HELSINKI (Sep. 3)
Prime Minister Ahti Karjalainen said today, after a half-hour talk with visiting Israeli Prime Minister David Ben-Gurion, that Finland’s stand in favor of direct Israel-Arab peace talks remained firm.
It was indicated that, if the proposal came up at the next United Nations General Assembly session, Finland would vote for it as it did at the UN Assembly last year. The Finnish Prime Minister told a press conference that “it is our regular policy to support proposals of peaceful negotiations and to try to prevent violence. There is no change in this policy.”
Mr. Ben-Gurion, who arrived at Helsinki last night on his five-nation Scandinavian tour, lunched at President Kekconnen’s home after a friendly talk, and was guest of honor at an official dinner given tonight by the Finnish Government. The Prime Minister had begun his month-long tour with visits to Sweden and Norway.
Before his departure from Oslo Saturday night, Mr. Ben-Gurion hinted that Israel was making plans to deal with Egypt’s new rocket capability. Recalling the remark attributed to President Nasser to the effect that Egyptian missiles could reach any point in Israel, Mr. Ben-Gurion told the heavily-attended press conference that “this makes our situation serious.” He added: “We hope we can do something to balance the situation and we will make every effort to prevent war. When asked Just how Israel planned to offset the Egyptian rockets, the Prime Minister replied “I have certain things in mind.” He declined to elaborate.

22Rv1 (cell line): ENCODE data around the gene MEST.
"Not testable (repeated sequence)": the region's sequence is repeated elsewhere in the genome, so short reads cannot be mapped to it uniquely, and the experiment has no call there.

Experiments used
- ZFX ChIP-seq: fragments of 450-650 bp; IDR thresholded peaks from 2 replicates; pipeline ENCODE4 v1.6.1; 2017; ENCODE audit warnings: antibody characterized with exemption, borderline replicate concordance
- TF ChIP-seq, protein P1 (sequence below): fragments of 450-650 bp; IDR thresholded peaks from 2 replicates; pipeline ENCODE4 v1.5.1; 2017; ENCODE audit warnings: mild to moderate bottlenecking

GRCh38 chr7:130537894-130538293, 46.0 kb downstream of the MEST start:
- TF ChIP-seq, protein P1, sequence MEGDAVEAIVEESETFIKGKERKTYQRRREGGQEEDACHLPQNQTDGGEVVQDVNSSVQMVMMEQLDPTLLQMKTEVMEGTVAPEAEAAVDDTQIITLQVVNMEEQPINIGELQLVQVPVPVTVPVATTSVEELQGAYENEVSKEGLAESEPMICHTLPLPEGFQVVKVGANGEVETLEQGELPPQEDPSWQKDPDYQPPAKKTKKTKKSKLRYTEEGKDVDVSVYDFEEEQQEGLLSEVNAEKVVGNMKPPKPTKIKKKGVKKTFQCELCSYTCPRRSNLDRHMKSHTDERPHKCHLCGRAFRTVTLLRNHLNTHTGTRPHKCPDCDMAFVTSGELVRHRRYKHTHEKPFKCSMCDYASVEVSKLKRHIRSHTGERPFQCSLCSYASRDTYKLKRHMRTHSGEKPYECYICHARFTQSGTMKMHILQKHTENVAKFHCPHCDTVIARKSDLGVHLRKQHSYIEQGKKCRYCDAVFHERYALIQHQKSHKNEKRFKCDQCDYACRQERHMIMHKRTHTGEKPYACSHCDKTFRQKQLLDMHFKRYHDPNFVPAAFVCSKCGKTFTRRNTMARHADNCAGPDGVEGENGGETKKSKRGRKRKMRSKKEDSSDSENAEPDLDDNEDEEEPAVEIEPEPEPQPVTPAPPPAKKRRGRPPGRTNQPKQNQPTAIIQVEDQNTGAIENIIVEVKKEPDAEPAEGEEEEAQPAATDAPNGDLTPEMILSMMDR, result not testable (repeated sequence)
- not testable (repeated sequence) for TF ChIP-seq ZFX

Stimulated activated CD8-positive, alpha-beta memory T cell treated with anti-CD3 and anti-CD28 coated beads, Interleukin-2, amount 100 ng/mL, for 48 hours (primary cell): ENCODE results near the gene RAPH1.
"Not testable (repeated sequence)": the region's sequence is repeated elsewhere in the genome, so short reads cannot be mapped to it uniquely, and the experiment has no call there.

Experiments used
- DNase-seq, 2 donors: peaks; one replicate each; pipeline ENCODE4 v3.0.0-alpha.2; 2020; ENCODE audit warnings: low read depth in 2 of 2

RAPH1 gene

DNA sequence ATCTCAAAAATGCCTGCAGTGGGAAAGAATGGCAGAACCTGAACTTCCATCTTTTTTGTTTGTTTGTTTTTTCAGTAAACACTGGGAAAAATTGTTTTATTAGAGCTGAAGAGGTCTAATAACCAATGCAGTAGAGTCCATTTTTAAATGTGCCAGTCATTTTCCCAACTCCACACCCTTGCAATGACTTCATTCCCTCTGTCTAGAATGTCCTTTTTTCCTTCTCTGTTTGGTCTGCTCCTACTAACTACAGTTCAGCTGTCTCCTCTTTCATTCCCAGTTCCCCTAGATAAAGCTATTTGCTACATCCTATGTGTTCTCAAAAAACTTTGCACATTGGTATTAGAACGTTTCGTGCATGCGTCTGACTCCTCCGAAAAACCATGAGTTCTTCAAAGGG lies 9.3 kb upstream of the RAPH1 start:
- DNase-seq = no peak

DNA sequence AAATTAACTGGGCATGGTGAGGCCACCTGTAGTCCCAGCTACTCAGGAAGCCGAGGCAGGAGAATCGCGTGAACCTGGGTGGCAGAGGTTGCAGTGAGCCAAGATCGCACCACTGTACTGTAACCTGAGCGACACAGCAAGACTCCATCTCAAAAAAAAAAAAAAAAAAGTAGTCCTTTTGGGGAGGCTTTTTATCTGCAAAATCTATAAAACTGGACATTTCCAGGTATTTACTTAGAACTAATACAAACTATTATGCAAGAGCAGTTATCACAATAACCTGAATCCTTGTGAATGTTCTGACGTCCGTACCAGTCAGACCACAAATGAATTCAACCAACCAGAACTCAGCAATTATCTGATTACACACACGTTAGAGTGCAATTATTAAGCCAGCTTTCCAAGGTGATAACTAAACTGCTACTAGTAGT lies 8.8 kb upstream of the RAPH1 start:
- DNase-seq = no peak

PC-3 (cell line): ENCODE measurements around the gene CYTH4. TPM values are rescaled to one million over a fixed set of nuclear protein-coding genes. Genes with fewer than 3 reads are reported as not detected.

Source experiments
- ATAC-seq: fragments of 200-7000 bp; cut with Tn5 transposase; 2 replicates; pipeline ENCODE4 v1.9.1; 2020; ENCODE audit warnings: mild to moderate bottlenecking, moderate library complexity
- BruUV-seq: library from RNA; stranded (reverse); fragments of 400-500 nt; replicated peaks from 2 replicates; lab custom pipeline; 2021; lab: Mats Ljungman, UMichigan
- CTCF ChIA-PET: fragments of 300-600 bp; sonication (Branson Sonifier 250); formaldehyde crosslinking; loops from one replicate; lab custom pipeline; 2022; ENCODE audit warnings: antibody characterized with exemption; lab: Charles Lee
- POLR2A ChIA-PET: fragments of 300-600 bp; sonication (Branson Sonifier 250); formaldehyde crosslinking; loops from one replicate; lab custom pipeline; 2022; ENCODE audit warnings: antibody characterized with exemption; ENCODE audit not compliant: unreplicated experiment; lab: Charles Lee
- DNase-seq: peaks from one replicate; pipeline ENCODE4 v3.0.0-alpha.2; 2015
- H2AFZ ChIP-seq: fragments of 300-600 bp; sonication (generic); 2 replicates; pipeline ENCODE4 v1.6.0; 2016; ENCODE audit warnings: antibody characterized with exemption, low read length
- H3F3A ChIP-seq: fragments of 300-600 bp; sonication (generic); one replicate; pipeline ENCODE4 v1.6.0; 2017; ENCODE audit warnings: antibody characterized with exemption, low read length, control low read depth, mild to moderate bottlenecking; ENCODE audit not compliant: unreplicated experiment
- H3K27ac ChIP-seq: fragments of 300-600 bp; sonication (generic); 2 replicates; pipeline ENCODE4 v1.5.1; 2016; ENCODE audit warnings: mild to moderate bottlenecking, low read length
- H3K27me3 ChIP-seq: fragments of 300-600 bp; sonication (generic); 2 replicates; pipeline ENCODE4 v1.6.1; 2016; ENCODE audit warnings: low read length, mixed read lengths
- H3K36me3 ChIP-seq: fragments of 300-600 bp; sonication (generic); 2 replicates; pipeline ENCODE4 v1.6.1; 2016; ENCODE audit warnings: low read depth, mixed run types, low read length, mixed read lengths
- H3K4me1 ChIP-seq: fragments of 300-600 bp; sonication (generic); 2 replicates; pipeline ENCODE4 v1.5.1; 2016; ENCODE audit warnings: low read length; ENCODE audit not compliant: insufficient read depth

PREFERS UNITY OF ARAB STATES; SEES SOVIET JEWS WILLING TO GO TO ISRAEL
He expressed disagreement with the viewpoint that an extension of Arab disunity, such as that manifested in the recent clash at the Arab League Council in Lebanon, would aid Middle East peace, asserting that “the more they are united, the nearer peace will come.” He also said that the had no reason to think the United States had changed its friendly relationship with Israel.
Answering a question about Christian missionaries in Israel, he said: “We will not interfere with the missionaries’ work in Israel, even if they succeed from time to time in converting come Jewish children. Israel is a free country with freedom of religion.” Concerning the Soviet Union, the Prime Minister told the correspondents that Israel wanted to be friendly with all nations “irrespective of their regimes, but the USSR is not too friendly to us.” He expressed the opinion that a majority of Russian Jews would come to Israel if they were permitted to leave Russia.
At a farewell dinner to Norwegian Premier Einar Gerhardsen, at Oslo, the two Premiers exchanged pledges of continued friendship. The Norwegian Premier said the Israeli’s visit “has contributed to making the young State of Israel more of a living fact for the Norwegian people.” The visiting Prime Minister, in his reply, referred to Norwegian pioneering in that country’s arid north, and compared it to similar pioneering in Israel’s Negev. He said such pioneering, particularly by Norway, “can serve as an example to all nations,” and could also be “a source of inspiration and encouragement to the newly developing countries.”